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From left to right, candidates Olivia Chow, Doug Ford and John Tory laugh following the final TV debate Thursday.

Darren Calabrese/The Globe and Mail

Almost seven months to the day they first faced off, the leading mayoral contenders have come full circle, participating in their final debate ahead of Monday's election.

But though some things looked the same as that first debate – the same CityNews studio, setup and podiums – the race itself has changed dramatically. Where there were five candidates in March, there are now three. And one Ford has replaced another – with Doug now running instead of Rob. And, while Olivia Chow entered the race as the front-runner, John Tory now looks like the one to beat.

Thursday night's event – which comes after more than 50 debates, also signals that the gruelling 10-month race is inching toward an end. On Monday, the daily grind of campaign events, announcements and canvassing will be over as Toronto voters take to the polling stations to choose the city's next mayor.

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But for Ms. Chow and Mr. Ford, Thursday night was another opportunity to narrow Mr. Tory's lead.

"People are making up their decision over the weekend. Some people make their decision even walking to the polling station," said Ms. Chow.

During the debate, she appealed directly to her supporters, invoking her late husband, Jack Layton, and urging them against strategic voting based on an anyone-but-Ford mentality.

"I love this city. I've built my life here. I've loved here, and I've lost here," she said. "If there's one thing I've learned from Jack, is that hope is better than fear. Vote based on hope, not fear."

For several months now, Mr. Tory has held a comfortable lead in the majority of polls, and earlier this week, a Forum Research poll showed Mr. Tory leading with 43 per cent, 14 points over Mr. Ford at 29 per cent, with Ms. Chow in third at 25 per cent. As a result, both Mr. Ford and Ms. Chow spent much of the night attacking the front-runner.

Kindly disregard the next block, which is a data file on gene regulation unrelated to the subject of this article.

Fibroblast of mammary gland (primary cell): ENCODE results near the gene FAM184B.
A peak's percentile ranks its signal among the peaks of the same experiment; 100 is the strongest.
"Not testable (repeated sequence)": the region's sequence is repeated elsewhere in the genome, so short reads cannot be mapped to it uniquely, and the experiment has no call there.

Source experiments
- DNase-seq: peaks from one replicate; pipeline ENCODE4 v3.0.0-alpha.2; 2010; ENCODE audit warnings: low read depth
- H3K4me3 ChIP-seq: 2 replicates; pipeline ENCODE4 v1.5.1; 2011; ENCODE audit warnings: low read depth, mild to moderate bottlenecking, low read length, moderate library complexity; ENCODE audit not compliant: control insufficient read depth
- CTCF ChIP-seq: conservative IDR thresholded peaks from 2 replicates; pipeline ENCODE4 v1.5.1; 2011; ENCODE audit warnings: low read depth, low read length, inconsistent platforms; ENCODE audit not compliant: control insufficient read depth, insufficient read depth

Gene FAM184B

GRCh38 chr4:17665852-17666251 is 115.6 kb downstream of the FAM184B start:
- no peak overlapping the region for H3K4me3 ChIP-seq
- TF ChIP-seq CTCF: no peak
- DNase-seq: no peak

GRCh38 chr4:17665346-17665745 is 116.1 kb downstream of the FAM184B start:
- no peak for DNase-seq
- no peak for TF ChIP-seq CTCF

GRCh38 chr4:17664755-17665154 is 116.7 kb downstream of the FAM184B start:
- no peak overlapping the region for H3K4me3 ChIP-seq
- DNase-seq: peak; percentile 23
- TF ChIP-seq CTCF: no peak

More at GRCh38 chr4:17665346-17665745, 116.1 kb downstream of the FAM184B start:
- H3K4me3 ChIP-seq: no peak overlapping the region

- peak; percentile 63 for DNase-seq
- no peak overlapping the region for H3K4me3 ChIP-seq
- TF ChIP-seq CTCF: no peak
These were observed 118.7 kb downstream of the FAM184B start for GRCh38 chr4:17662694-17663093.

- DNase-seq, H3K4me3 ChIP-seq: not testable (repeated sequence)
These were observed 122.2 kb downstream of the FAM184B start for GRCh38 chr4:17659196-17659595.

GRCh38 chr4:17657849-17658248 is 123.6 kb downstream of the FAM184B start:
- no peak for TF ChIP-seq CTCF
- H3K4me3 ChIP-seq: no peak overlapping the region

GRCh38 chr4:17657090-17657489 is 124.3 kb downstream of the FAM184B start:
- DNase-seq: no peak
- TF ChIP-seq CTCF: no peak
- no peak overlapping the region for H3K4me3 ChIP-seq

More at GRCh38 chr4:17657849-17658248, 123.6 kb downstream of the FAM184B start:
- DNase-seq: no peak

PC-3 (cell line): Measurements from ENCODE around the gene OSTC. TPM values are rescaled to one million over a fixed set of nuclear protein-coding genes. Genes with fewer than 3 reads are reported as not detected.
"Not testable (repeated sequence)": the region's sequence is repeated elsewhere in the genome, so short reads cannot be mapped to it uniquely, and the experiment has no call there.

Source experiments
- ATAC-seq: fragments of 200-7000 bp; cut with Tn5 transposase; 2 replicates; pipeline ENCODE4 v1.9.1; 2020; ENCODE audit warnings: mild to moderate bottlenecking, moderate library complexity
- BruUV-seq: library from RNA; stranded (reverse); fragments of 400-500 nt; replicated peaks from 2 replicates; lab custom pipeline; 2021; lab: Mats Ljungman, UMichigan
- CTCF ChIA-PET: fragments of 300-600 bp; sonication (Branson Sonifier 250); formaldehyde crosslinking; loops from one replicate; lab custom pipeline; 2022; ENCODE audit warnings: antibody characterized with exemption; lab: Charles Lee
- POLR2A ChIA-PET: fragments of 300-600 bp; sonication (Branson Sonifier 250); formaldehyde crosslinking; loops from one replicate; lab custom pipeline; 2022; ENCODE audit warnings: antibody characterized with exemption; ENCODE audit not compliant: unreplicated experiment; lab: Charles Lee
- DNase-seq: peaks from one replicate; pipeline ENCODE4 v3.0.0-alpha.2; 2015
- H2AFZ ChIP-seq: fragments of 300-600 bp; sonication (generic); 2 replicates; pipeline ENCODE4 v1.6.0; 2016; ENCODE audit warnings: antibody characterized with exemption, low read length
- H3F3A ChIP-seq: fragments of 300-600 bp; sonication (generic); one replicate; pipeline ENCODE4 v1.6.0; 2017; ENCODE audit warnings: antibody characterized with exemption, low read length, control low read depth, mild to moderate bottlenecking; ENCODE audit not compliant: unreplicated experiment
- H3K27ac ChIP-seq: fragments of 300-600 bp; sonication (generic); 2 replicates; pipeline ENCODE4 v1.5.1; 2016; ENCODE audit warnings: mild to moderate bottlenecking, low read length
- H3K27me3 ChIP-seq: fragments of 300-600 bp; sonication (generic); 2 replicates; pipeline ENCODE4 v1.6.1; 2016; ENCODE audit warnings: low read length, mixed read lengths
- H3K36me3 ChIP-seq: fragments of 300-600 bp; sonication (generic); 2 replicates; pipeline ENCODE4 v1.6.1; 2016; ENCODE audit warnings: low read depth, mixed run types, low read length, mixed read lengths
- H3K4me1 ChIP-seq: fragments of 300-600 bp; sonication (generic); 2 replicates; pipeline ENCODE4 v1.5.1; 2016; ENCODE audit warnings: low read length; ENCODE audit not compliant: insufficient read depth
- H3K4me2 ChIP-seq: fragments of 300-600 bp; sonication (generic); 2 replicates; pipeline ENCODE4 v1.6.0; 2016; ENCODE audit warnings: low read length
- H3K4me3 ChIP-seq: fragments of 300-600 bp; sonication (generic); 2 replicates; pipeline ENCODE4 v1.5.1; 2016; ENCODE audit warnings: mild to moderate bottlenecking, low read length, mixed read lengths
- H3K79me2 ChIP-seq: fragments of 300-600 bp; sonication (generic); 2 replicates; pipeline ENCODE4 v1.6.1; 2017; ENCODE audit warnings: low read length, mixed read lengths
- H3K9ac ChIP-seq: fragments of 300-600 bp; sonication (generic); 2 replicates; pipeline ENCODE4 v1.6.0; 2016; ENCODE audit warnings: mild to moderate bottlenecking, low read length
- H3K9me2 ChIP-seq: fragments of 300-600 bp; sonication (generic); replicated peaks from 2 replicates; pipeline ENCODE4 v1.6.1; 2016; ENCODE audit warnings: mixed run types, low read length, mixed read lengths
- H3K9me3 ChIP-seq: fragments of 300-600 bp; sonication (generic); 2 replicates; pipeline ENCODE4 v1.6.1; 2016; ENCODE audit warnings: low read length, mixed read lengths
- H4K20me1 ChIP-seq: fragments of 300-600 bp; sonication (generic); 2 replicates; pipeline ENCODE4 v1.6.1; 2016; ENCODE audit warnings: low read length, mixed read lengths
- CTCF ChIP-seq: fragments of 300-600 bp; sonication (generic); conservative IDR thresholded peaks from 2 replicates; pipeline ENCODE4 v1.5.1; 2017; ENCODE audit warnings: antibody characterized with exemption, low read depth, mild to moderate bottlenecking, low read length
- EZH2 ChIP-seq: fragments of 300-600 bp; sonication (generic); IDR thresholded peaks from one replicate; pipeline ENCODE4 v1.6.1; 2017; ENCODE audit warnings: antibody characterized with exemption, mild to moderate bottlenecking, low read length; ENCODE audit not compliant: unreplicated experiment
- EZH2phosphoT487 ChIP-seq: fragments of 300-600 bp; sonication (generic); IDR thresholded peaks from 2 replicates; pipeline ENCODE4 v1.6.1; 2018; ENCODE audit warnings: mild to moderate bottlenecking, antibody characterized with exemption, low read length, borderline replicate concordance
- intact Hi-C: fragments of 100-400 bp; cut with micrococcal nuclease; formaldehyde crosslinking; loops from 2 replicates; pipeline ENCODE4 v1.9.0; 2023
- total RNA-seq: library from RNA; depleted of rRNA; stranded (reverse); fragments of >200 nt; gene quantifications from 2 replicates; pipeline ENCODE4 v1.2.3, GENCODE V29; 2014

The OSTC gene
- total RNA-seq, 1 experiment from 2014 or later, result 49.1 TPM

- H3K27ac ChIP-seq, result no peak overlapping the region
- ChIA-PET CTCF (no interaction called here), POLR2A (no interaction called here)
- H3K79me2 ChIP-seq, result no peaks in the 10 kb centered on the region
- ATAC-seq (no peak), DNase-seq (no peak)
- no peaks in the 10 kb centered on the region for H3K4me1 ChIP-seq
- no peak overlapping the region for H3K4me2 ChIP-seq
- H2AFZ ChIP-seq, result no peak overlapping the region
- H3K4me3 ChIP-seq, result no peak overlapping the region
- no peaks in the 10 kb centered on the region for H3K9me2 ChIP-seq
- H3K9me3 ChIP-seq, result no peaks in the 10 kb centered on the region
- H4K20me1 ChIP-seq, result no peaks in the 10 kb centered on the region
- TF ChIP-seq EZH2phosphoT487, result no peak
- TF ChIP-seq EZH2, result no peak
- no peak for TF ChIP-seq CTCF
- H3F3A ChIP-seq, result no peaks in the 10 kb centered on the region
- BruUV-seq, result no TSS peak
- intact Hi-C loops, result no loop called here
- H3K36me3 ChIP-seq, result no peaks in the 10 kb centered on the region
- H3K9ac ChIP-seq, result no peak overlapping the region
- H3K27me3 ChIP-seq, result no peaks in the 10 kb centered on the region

"I have nine different funding mechanisms; Mr. Tory has one that doesn't work," Mr. Ford said about Mr. Tory's transit-funding plan.

"You have no plan B, you have no risk assessment," Ms. Chow said to Mr. Tory on his $8-billion SmartTrack proposal funded, in part, by borrowing based on future development. "You can't just take confidence to the bank. It doesn't work."

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But Mr. Tory shot back, accusing Mr. Ford of having an "attendance problem" at council, and claiming that Ms. Chow's plan to reopen the Scarborough subway debate would cause "further delays" in building new transit.

After the debate, Mr. Ford was asked about a comment he made this week to Bloomberg News saying he'd continue to seek to build a casino and Ferris wheel along Toronto's waterfront if elected – an idea he tried, but failed, to put in motion at council several years ago.

But on Thursday night, Mr. Ford backtracked from that comment. "No, that's not my highest priority," he said. Both Mr. Tory and Ms. Chow, meanwhile, both said they would be against building either on the waterfront.

All three candidates appeared relatively relaxed during Thursday's debate, cracking jokes, and even smiling – another sign the race is nearing an end. "If it sounds like a Doug, walks like a Doug, it must be a Doug," Ms. Chow quipped at one point. "We're all going for drinks after," Mr. Ford added later.

When asked about his predictions going into Monday's election, a confident-looking Mr. Tory refused to speculate.

"They'll vote on Monday, and we'll see what the results are some time after eight," he said. "They'll be what they are."

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